Artificial light illuminates our lives, allowing us to work or play through the night. But, we toy with our body clocks at severe risk to our wellbeing
For many of us, night has become day. We work, travel, shop, exercise and socialize in hours that used to be reserved for relaxation and sleep. Time is a limited resource and, to make full use of it, the night has been illuminated and occupied. Even when we do sleep, street lamps and security lights pierce the darkness.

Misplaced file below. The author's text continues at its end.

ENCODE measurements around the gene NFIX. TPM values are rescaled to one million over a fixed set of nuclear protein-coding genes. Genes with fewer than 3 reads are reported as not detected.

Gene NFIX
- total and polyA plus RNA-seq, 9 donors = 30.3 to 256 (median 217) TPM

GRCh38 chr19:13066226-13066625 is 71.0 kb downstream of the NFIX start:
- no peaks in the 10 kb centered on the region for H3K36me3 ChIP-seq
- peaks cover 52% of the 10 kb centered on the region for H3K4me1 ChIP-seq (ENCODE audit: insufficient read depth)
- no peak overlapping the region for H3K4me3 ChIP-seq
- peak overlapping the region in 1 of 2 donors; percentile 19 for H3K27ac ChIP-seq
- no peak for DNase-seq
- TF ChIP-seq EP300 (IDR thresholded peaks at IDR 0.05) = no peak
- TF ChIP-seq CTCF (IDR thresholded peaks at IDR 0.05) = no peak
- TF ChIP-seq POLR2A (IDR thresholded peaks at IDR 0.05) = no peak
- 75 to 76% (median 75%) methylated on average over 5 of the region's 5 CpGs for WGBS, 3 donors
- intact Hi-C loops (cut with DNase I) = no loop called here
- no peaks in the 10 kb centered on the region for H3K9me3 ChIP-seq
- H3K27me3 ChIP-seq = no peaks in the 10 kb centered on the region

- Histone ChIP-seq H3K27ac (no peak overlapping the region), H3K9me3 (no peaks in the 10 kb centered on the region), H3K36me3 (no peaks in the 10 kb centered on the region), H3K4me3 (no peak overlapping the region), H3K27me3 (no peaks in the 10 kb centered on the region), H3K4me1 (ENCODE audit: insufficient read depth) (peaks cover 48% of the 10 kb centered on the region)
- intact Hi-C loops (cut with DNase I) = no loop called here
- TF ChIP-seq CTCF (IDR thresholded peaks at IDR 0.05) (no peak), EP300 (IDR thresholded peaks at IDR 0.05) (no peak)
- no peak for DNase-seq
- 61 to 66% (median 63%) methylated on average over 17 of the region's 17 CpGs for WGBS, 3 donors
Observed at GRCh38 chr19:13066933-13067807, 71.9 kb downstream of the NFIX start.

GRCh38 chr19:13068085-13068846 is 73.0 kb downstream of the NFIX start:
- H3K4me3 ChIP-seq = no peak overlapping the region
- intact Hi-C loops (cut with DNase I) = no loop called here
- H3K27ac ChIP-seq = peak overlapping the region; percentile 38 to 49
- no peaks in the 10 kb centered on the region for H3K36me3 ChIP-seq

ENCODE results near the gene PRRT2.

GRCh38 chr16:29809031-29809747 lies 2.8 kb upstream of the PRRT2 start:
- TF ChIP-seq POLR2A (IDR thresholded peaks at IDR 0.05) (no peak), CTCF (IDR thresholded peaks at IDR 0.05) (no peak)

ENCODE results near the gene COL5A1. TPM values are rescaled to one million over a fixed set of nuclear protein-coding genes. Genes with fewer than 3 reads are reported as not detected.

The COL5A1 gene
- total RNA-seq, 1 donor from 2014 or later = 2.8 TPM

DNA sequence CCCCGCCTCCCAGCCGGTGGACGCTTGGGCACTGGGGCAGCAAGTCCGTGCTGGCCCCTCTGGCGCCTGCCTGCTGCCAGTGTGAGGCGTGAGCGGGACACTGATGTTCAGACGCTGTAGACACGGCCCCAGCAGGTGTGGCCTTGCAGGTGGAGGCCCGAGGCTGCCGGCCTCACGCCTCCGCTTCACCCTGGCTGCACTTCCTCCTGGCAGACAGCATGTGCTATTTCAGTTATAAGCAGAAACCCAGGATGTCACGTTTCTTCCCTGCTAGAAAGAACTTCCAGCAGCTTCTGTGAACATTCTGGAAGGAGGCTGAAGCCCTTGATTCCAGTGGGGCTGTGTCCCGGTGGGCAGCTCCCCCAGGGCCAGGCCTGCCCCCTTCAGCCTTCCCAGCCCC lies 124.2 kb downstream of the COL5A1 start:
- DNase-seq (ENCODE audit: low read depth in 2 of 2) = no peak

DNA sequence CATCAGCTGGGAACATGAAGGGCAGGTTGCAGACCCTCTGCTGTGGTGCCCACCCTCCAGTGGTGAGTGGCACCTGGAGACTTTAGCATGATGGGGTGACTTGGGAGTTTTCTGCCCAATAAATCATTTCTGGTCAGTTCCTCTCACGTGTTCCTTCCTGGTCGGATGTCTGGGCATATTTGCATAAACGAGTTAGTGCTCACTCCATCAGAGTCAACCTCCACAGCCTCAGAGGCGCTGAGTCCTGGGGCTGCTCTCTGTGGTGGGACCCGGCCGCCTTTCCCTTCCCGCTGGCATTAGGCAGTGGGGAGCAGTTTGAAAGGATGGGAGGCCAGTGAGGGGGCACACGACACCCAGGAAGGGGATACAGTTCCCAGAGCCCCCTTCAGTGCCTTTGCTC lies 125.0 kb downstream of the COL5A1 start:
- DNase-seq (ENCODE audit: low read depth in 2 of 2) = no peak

But our freedom from the natural constraints of day and night may have come at a price. According to a growing band of scientists and doctors, many of us are no longer getting enough darkness in our lives. The theory is based on a simple premise. Our biological rhythms evolved in a time before artificial light, to take advantage of both bright days and dark nights. By succumbing to the temptations of 24-hour living, and ignoring or reducing our natural dark time, we could be putting our health at risk. (more)
Monday, March 21, 2005
via Circadia: The beneficial powers of darkness